Irving Langmuir Award

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The Irving Langmuir Award in Chemical Physics is awarded annually, in even years by the American Chemical Society and in odd years by the American Physical Society. The award is meant to recognize and encourage outstanding interdisciplinary research in chemistry and physics, in the spirit of Irving Langmuir. A nominee must have made an outstanding contribution to chemical physics or physical chemistry within the 10 years preceding the year in which the award is made. The award will be granted without restriction, except that the recipient must be a resident of the United States.

The award was established in 1931 by Dr. A.C. Langmuir, brother of Nobel Prize-winning chemist Irving Langmuir, to recognize the best young chemist in the United States. A $1,000 prize was to be awarded annually by the American Chemical Society, and the first recipient was Linus Pauling.[1] In 1964, the General Electric Foundation took over the financial backing of the prize, which was renamed the Irving Langmuir Award and the modern selection process was created.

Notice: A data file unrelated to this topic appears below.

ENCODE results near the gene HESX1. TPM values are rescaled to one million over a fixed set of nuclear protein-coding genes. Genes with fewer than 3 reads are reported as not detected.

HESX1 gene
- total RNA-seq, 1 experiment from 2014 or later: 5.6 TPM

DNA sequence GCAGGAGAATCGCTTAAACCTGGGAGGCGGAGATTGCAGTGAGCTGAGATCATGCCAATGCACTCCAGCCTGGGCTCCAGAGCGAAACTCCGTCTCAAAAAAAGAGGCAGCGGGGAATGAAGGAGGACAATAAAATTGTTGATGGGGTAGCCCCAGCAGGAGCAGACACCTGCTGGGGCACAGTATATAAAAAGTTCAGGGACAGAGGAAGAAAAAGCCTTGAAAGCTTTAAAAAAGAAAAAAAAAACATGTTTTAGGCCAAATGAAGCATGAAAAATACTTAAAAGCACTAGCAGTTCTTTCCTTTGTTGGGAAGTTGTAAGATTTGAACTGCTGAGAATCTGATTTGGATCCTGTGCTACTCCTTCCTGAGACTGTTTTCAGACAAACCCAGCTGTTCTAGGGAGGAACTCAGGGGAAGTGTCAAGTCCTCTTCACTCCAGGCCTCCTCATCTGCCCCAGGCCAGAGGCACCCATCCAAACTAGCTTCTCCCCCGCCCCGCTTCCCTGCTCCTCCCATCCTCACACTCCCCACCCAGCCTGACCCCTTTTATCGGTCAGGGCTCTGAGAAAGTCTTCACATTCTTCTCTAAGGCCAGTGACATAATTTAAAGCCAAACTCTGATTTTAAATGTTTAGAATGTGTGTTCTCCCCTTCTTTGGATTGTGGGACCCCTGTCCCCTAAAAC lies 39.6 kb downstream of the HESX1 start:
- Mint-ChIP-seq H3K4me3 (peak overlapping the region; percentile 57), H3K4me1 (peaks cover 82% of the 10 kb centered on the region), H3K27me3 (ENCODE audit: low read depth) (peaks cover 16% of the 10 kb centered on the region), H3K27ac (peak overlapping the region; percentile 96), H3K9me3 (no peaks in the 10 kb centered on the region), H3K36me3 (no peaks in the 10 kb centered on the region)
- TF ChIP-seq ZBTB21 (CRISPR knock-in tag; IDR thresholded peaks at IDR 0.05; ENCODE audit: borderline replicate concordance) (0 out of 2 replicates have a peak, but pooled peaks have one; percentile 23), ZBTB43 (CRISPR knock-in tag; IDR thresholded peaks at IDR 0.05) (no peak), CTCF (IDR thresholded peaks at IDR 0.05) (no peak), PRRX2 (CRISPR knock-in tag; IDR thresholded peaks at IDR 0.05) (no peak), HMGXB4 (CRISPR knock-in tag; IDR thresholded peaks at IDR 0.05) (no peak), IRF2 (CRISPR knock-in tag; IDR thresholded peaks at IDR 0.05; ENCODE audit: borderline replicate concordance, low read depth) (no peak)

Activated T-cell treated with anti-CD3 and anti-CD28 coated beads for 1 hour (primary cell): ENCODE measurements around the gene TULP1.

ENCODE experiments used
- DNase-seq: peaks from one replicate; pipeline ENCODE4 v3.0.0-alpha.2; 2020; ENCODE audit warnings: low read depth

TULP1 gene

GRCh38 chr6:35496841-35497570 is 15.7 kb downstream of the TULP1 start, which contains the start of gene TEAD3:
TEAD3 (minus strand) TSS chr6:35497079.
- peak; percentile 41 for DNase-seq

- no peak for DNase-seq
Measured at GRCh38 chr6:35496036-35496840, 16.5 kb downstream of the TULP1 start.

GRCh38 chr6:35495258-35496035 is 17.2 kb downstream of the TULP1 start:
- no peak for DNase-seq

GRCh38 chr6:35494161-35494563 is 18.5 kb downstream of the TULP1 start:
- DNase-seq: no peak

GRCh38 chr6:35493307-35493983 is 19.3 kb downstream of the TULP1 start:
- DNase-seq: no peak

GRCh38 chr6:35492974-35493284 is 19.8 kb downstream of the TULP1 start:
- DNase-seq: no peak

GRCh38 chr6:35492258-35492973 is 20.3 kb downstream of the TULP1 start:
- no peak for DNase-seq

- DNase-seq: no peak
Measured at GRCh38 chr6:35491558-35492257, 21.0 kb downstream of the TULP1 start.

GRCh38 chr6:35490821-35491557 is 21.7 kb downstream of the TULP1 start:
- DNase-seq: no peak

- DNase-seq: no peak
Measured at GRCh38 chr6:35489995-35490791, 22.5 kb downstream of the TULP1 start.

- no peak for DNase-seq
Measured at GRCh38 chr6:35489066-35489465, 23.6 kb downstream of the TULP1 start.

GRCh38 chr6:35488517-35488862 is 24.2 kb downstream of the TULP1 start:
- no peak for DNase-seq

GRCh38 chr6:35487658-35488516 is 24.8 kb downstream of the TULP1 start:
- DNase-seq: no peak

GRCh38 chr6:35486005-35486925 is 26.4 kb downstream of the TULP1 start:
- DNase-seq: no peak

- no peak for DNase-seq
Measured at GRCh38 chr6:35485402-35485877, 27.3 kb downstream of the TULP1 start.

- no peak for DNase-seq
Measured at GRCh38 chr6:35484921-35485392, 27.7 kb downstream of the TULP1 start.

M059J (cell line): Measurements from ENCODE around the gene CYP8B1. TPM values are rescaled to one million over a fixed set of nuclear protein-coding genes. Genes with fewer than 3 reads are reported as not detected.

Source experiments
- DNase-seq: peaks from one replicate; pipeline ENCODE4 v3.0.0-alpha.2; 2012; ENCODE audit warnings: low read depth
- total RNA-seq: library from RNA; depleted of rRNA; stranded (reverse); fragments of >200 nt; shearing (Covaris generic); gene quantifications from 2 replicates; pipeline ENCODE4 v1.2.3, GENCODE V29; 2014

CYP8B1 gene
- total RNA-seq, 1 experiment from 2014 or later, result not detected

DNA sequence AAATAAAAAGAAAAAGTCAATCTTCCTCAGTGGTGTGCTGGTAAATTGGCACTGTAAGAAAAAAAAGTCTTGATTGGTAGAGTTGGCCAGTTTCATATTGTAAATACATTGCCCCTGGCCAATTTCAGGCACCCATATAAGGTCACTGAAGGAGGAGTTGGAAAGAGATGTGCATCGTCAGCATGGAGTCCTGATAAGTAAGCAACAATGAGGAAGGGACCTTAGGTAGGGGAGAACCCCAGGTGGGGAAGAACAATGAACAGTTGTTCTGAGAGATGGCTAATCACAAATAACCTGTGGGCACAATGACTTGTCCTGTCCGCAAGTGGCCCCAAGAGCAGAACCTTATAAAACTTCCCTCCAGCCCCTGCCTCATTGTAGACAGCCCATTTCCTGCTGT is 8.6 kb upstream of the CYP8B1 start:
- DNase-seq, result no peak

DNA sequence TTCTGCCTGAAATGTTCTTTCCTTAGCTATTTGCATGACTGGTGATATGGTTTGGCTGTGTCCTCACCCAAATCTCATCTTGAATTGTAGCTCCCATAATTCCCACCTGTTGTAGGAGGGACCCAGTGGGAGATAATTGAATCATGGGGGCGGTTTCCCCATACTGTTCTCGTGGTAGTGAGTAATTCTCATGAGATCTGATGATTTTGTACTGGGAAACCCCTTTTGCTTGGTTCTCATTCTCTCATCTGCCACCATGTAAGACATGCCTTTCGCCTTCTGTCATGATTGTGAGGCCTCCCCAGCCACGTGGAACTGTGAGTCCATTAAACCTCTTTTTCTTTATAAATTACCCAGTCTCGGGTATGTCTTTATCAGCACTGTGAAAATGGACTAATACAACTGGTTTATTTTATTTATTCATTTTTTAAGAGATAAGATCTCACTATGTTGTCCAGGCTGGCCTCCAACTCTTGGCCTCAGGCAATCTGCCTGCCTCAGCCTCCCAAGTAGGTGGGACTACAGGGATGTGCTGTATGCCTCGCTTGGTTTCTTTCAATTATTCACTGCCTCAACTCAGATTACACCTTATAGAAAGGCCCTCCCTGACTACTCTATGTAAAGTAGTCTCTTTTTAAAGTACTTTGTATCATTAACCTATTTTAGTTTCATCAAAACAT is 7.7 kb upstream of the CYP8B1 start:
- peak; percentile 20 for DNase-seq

Past recipients[edit]

Source: American Physical Society

References[edit]

  1. ^ "The Langmuir Prize", Oregon State University Library. Retrieved April 14, 2011.
  2. ^ "Produces a fiber a third thinner than natural silk", The New York Times. April 14, 1936. Page 1.

External links[edit]